DESCRIPTION (provided by applicant): Hepatocellular carcinoma (HCC) is a common cause of death among solid organ malignancies. Alcohol is an etiologic factor for HCC. No animal model to date has demonstrated that alcohol/alcoholism induces HCC in the absence of other HCC risk factors. Preliminary studies were conducted to determine whether rats which voluntarily consume large quantities of alcohol for prolonged periods can serve as an animal model of HCC. Adult male rats selectively bred for alcohol preference (P rats) were given free access to food and water ("non- drinkers"), or food, water and a 10% (v/v) alcohol solution ("drinkers") for 18 months. Average alcohol intake was 6.7 g/kg BW/day in P rat drinkers. At the end of 18 months, gross examination of livers of P drinkers revealed 100% tumor incidence, and liver histology showed multiple dysplastic foci, adenomatous high grade dysplastic nodules, and HCC. In contrast, no grossly detectable neoplastic lesions were found in P non- drinkers. To establish that the association between alcohol preference and hepatic tumorigenesis is not fortuitous, the proposed grant studies will characterize hepatic tumorigenesis in two separate lines of rats selectively bred for alcohol preference (P: Wistar background;HAD: NIH background). Extent and timing of hepatic tumorigenesis will be determined by ultrasound, pathologic and histopathologic (H&E, GSTp+) examination. Indices of proliferation (BrDU uptake), apoptosis (TUNNEL/ApopTag), and angiogenesis (CD31) will also be determined. To evaluate whether mechanisms of alcohol/alcoholism-induced liver neoplasia involve altered metabolic liver enzyme expression in these animals, basal levels of hepatic alcohol metabolizing enzymes (CYP2E1, ADH and ALDH) in P vs Wistar control and HAD vs NIH control rats will be determined;alcohol-induced levels of these enzymes will also be measured in P and HAD rats and correlated with tumorigenesis, blood alcohol level, serum nutritional parameters, alcohol intake and food intake over the timecourse of the study. Previously, we have demonstrated a role for MEK-ERK signaling in liver tumorigenesis in multiple models, but this has not been explored in alcohol/alcoholism-induced HCC. To evaluate whether mechanisms of alcohol/alcoholism-induced liver neoplasia depend upon altered ERK/MAPK pathway signaling, basal levels of total and phosphorylated ERK in P vs Wistar control and HAD vs. NIH control rats will be determined;alcohol-induced levels in P and HAD rats will also be measured and correlated with tumorigenesis, blood alcohol level, serum nutritional parameters, alcohol intake and food intake over the time course of the study. Finally, the role of ERK/MAPK pathway signaling will be further tested by treating P rats with an orally active MEK inhibitor vs placebo control to determine the effect on alcohol-induced liver neoplasia. This animal model of alcohol/alcoholism-induced HCC may prove to be an invaluable tool for studying the mechanisms which support this specific etiology of HCC and further our understanding of the general pathogenic mechanisms of alcohol-induced cancers. Public Health relevance: The proposed research will involve characterizing two distinct animal models to show that prolonged alcohol intake leads to the development of liver cancer in the absence of other risk factors. Possible mechanisms involved will also be investigated. Such an animal model will be an invaluable tool for studying the mechanism by which alcohol exposure causes liver cancer and also further our understanding of the mechanisms by which alcohol causes cancer in general.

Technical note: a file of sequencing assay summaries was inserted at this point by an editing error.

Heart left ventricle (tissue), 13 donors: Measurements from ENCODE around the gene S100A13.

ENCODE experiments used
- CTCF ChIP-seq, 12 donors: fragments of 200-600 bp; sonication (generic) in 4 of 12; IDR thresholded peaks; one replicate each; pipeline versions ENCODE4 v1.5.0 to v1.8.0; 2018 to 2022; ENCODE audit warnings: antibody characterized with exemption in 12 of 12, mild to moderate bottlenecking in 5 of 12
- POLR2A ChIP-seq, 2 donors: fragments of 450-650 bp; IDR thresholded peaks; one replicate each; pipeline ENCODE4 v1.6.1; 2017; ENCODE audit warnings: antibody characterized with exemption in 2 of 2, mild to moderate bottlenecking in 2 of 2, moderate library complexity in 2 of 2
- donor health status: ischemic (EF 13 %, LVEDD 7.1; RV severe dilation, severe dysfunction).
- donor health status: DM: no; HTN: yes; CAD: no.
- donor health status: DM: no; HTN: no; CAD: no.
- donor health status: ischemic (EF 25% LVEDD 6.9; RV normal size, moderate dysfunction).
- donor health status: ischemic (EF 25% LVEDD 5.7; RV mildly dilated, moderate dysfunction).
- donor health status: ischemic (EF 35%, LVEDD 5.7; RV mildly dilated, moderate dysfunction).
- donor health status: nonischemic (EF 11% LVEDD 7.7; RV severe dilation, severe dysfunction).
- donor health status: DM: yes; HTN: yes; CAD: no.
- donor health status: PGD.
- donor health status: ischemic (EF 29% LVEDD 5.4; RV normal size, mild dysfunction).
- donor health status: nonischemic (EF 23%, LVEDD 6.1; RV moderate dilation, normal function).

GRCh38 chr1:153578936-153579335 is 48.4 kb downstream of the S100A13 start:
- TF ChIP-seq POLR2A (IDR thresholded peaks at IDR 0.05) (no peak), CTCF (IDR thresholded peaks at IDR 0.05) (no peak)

|Effective start/end date||1/1/09 → 12/31/11|
- National Institutes of Health: $228,690.00
- National Institutes of Health: $192,500.00